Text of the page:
Snowden Persuaded Other NSA Workers to Give up Passwords

To access some top-secret information, Edward Snowden used logins and passwords of his colleagues.

The famous whistleblower persuaded his NSA colleagues to give him their login data and passports, to reach specified information. Photo: NIKOLAOS CHATZIS/Flickr

According to sources close to the investigation of stolen by Snowden secret information, those employees who gave data to the whistleblower were identified, thoroughly questioned and removed from their assignments.

If reports are true to live, the most wanted by all countries person have talked between 20 and 25 fellow workers at the NSA regional operations center in Hawaii into providing to him their logins and passwords, citing that it was necessary for him as a computer systems administrator.

It still unknown why NSA employees agreed to provide the information that allowed the former National Security Agency contractor access to data that he was not authorized to see.

The famous revelator used to work for the organisation in its headquaters in Hawaii for about a month last spring, during which he got access to and downloaded tens of thousands of secret NSA documents that was later revealed to public.

“In the classified world, there is a sharp distinction between insiders and outsiders. If you’ve been cleared and especially if you’ve been polygraphed, you’re an insider and you are presumed to be trustworthy,” suggested Steven Aftergood, a secrecy expert with the Federation of American Scientists.

“What agencies are having a hard time grappling with is the insider threat, the idea that the guy in the next cubicle may not be reliable,” he added.

The news comes a week after citing data, unveiled by famous wistleblower and interviews with knowledgeable sources, The Washington Post reported that the NSA has hacked the cables two Internet searching giants use to shuttle information between their cloud databases.

A secret data from Jan. 9, 2013, shows that the agency reseives millions of records every day from Yahoo and Google internal networks and later sends it to data warehouses at the agency’s Fort Meade, Md., headquarters.

According to media reports, in the last month field collectors had examinated and sent back more about 200 million new records — ranging from “metadata,” which show adressees and senders of email letters and when, to content such as text, audio and video.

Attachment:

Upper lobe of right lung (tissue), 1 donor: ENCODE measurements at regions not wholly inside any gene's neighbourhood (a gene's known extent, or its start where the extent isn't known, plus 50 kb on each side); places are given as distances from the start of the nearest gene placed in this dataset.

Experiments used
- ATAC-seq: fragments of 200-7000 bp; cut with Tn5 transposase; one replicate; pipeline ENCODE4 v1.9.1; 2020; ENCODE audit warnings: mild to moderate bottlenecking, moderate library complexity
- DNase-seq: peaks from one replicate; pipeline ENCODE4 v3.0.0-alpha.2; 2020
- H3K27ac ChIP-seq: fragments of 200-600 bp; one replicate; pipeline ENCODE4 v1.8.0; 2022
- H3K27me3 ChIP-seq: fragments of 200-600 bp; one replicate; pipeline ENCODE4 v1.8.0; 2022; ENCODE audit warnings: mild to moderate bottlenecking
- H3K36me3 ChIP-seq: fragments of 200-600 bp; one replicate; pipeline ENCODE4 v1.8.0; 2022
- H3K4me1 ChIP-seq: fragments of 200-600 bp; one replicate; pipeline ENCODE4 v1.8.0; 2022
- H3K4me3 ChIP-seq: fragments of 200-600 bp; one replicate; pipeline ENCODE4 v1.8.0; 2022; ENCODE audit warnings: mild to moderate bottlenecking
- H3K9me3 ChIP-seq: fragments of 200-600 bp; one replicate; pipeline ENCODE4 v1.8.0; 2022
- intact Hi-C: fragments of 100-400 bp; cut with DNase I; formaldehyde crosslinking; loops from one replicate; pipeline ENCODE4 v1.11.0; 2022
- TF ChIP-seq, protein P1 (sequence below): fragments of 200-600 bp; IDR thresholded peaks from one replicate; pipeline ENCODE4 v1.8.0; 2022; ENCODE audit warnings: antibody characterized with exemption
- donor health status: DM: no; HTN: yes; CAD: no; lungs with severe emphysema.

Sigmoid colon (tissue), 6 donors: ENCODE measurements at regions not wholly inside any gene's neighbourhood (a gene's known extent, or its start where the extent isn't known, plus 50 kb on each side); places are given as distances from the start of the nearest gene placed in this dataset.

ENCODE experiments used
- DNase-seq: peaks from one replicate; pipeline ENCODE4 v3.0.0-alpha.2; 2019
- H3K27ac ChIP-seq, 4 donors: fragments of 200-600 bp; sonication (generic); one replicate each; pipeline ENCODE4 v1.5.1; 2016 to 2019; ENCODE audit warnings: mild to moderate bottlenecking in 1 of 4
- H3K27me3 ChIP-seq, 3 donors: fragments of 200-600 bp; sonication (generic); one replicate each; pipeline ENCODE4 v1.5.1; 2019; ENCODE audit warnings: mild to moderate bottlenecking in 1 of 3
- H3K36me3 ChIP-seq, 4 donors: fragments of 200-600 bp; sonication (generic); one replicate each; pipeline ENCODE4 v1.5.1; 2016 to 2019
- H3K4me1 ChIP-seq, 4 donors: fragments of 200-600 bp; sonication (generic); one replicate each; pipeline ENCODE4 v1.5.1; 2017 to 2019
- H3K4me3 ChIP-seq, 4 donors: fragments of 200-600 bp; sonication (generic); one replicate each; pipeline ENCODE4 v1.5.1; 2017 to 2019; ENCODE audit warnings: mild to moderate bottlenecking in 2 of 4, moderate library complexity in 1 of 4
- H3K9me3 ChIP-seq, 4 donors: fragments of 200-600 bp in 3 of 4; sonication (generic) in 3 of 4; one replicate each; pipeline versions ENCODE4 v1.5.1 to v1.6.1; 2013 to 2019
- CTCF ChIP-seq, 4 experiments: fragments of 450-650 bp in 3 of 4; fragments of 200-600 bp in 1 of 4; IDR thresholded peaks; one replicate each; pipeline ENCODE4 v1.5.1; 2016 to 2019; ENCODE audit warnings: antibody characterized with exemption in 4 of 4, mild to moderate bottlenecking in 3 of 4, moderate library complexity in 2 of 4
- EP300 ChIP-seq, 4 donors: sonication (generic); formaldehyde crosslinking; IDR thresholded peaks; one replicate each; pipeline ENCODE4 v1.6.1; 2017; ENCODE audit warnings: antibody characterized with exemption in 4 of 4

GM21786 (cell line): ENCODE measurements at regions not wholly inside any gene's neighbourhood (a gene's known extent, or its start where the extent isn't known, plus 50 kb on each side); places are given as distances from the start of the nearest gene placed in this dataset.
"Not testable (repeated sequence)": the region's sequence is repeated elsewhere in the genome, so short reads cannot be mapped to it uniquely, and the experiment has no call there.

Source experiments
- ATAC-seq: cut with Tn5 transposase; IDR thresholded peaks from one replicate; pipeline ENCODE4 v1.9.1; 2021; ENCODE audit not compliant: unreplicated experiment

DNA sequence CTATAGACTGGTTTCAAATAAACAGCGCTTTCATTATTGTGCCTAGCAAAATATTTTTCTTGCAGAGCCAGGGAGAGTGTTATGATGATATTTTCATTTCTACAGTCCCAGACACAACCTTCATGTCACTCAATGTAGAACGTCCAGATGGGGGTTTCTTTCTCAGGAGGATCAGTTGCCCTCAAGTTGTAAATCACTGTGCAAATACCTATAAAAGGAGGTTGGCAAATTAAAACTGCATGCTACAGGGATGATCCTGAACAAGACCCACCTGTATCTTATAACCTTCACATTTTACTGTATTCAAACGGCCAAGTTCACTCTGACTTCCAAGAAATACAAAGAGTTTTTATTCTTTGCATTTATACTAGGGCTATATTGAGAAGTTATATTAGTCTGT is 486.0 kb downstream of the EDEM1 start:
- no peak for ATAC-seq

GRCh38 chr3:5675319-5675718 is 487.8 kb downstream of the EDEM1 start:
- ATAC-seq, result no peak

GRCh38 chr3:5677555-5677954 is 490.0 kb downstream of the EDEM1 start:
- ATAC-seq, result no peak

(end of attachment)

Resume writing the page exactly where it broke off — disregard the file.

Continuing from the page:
This revelation was condemned by Google’s employees, who said in their statements that they are accusing the NSA of breaking the law by intercepting communications on cables linking Google’s various data centers.

Nobody at the U.S. National Security Agency or the British intelligence agency “will ever stand before a judge and answer for this industrial-scale subversion of the judicial process,” said Mike Hearn, an engineer at Google.

Hearn, who has worked at the Internet searching giant since 2006, claims on his Google plus page that he had worked on an “anti-hacking system” at the company for two years.

“We designed this system to keep criminals out. There’s no ambiguity here,” Hearn wrote. “Bypassing that system is illegal for a good reason,” he said, adding that the judicial system of warrants and rules of evidence provided an effective and time-honored way to prevent crime while limiting excessive intrusions into privacy.

The comments come after Brandon Downey’s ones, who identified himself as a network security engineer on his personal Google+ Web page.

“Fuck these guys,” he wrote. “I’ve spent the last ten years of my life trying to keep Google’s users safe and secure from the many diverse threats Google faces.”

In a statement, Google’s chief legal officer, David Drummond, said the company was “outraged” by the latest revelations.

“We have long been concerned about the possibility of this kind of snooping, which is why we have continued to extend encryption across more and more Google services and links, especially the links in the slide,” he said.

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